The next step is bringing the ingredients together.
Compressed hydrogen and carbon are introduced to a catalyst in a carbon conversion reactor, producing flammable paraffins, methanol, ethanol, and wastewater. Those products are then distilled and turned into fuel, among other things.
Sheehan said the exact catalyst for that reaction is proprietary, but Air Company uses a standard reaction chamber to make it happen.
“Every single reactor in the chemical and the petrochemical industry is essentially the same as that: they’re tubes with rocks,” he said. “Because this is the most standard reactor type in the entire chemical industry, the scale-up of it is well known. Our approach is to have as many things as possible that are similar to oil and gas or drop-in replacement because all the infrastructure in the world is made for oil and gas.”
Even at this small scale, the efficiency of power to liquid shows promise. Lauren Riley, United Airlines’ chief sustainability officer, recently told USA TODAY that she views this method as the future of aviation fuel production.
Sheehan emphasized that power to liquid’s process efficiency is a major advantage over other kinds of sustainable aviation fuels, which require more refining to deploy.
The paraffins produced by the reaction are converted into aviation fuel. Through Air Company’s partnerships with the Department of Defense, its product has already powered experimental jet flights and does not have to be mixed with traditional aviation fuel to be used, as other forms of SAF sometimes do.
“With the military, we fly only 100%, we don’t do any blending,” Sheehan said. “This can be drop-in” as a replacement for petroleum-based jet fuel.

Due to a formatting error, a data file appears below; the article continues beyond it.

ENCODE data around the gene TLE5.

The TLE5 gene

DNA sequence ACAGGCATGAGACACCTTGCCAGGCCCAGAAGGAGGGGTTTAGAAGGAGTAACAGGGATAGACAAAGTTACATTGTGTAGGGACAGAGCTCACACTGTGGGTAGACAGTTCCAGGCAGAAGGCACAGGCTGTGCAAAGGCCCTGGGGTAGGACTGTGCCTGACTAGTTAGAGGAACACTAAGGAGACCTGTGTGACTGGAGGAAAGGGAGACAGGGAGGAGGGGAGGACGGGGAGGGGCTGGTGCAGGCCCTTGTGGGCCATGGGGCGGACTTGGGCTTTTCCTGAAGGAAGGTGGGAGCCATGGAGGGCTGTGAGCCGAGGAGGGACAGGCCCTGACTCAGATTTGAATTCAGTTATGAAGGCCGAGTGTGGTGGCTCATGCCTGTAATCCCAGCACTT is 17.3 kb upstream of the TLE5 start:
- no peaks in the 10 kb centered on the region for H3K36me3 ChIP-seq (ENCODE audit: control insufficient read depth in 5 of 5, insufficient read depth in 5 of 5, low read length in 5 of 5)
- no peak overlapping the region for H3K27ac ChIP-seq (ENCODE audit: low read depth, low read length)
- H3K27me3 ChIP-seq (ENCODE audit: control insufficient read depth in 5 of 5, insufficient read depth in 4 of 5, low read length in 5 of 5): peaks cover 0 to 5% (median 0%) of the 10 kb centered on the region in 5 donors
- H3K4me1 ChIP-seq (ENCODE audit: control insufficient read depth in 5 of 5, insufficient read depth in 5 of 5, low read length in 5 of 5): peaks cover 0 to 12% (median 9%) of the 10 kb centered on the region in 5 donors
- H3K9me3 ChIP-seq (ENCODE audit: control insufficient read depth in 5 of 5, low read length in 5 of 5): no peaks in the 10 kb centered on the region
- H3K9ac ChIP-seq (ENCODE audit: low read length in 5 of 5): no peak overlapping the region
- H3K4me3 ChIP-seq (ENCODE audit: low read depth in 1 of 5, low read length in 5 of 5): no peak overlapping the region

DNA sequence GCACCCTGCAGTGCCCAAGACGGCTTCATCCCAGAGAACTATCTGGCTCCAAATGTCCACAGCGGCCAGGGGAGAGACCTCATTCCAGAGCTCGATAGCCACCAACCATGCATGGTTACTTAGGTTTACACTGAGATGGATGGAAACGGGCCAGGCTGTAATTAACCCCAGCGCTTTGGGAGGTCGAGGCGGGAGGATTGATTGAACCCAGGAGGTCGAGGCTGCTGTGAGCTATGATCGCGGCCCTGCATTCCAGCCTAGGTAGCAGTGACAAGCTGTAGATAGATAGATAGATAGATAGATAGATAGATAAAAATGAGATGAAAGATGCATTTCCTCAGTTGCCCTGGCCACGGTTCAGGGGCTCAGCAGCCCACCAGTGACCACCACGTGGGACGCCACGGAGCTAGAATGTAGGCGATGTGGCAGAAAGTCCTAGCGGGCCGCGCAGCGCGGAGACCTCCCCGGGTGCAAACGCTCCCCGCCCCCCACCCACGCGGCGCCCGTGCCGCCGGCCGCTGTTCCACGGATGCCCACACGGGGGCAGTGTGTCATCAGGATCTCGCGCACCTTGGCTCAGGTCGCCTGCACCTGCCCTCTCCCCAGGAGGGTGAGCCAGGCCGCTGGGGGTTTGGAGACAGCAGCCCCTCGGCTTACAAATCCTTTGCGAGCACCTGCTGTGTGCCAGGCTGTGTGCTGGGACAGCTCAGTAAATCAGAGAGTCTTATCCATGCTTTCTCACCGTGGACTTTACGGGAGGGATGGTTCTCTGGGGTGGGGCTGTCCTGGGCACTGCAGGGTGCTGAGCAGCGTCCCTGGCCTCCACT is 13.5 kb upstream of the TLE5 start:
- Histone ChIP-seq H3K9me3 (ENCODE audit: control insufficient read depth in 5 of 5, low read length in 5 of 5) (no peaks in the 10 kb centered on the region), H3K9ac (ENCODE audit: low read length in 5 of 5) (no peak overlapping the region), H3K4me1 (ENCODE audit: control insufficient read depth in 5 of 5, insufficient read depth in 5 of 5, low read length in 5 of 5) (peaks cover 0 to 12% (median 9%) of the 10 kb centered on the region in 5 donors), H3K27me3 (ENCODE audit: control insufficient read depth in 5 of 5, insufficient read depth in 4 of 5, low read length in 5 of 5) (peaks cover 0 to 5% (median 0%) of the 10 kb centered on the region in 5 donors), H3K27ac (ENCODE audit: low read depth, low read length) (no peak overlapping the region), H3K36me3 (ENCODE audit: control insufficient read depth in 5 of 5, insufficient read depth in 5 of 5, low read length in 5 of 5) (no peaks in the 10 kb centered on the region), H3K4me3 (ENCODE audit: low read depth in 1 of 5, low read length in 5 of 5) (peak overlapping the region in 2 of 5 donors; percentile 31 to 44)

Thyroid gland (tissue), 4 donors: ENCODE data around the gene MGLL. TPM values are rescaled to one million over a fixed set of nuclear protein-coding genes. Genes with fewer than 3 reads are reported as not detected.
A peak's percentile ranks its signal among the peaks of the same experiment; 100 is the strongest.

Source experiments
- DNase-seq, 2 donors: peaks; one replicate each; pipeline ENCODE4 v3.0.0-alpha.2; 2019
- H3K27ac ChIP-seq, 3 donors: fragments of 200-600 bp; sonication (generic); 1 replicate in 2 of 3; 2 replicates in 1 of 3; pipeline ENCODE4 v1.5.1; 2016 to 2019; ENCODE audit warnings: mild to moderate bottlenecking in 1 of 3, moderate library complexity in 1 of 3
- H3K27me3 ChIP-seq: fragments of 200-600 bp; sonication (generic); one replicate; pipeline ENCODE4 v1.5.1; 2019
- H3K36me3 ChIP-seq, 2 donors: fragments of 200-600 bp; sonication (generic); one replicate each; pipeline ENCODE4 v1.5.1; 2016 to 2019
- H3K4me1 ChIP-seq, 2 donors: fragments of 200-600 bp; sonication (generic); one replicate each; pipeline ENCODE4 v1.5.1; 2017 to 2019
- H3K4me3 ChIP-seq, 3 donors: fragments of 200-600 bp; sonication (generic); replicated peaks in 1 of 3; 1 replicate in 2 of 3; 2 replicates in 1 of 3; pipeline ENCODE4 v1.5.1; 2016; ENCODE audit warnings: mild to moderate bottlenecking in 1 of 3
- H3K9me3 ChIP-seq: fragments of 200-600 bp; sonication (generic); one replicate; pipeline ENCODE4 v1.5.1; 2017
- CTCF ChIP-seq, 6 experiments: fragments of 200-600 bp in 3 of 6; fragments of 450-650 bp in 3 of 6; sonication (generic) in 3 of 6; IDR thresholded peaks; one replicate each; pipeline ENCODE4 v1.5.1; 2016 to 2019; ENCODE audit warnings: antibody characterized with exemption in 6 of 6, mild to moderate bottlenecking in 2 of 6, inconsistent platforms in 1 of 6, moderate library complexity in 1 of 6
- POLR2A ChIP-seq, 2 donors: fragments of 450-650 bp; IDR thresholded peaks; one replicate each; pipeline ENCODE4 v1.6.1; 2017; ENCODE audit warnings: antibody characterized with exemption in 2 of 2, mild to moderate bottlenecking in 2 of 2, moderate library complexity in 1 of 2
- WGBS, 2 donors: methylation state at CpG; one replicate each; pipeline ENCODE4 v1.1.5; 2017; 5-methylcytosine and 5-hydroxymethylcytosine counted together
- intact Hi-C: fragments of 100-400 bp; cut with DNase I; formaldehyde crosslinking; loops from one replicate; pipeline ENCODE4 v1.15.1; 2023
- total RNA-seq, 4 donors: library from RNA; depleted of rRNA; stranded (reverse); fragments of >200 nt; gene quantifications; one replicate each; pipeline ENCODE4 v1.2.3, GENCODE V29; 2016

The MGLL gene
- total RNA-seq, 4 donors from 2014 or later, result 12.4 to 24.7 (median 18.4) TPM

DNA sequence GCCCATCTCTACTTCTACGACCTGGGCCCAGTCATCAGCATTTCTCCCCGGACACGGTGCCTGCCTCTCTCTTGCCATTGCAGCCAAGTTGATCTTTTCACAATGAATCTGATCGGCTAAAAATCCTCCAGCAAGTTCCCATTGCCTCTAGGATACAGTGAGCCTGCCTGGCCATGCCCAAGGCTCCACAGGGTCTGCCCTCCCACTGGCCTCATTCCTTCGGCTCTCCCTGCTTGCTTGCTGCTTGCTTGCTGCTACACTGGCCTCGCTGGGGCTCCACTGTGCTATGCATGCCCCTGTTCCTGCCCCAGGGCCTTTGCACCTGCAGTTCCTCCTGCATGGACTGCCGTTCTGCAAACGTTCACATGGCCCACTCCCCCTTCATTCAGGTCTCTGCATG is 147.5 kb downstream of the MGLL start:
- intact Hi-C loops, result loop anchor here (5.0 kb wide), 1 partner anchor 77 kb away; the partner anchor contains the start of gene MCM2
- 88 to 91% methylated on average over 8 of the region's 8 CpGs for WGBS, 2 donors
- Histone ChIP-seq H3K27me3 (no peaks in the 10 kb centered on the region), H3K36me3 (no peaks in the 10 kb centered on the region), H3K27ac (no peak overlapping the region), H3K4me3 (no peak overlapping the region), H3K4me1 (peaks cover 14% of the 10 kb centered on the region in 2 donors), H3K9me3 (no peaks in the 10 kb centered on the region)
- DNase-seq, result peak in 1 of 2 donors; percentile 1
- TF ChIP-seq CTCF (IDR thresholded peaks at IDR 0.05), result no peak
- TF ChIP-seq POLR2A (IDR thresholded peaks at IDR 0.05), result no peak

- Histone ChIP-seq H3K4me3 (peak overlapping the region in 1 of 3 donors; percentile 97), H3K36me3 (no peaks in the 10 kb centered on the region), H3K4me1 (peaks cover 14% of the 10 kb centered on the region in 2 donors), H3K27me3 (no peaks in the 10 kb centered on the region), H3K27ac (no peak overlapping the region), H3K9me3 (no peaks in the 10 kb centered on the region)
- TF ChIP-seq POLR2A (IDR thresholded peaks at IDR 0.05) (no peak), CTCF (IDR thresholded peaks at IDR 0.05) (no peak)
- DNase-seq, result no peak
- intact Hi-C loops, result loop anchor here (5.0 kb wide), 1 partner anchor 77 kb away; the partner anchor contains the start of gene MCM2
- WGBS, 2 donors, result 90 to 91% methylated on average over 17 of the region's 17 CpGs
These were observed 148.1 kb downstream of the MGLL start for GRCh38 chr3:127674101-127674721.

The production process also creates wastewater, which can be recycled to make more fuel, along with methanol and ethanol, which Air Company puts into consumer products including perfume and vodka.
Sheehan acknowledged that Air Company’s fuel isn’t going to be on your own flights any time soon, even if their current production facility is just a few miles from New York’s major airports.
“The scale that we’re producing here is small compared to commercial jets,” Sheehan said. “But out of our next facility, that’s going to be flying commercial jets,” and is set to come online in the next few years.
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Economic and other roadblocks are a drag on scaling up, too.
The process Air Company uses is energy intensive. At the scale they are producing fuel in Brooklyn, they can purchase renewable energy certificates to account for the power they’re using from the ConEd grid, but at larger facilities, they plan to co-locate with sustainable energy producers.
“You have to buy a lot of renewable electricity and deploy a lot of costly renewable electricity,” Sheehan said.
Finding enough renewable energy to make more fuel through this method is one of the major obstacles to growing Air Company’s overall eco-friendly production.
The economics of the industry also complicate its growth, because SAF production by any method remains more expensive than drilling for fossil fuels, but tax credits passed by the Biden administration under the Inflation Reduction Act allow the end cost of SAF to be similar to that of traditional petroleum aviation fuel.
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“What’s evident is it’s going to take a portfolio of solutions to solve climate change,” Sheehan said. “We don’t need to be reliant on fossil fuels. That’s good for the climate and it’s good for people in general because then you don’t have a concentration of wealth and power in the few people and the few countries and the few groups that run oil wells.”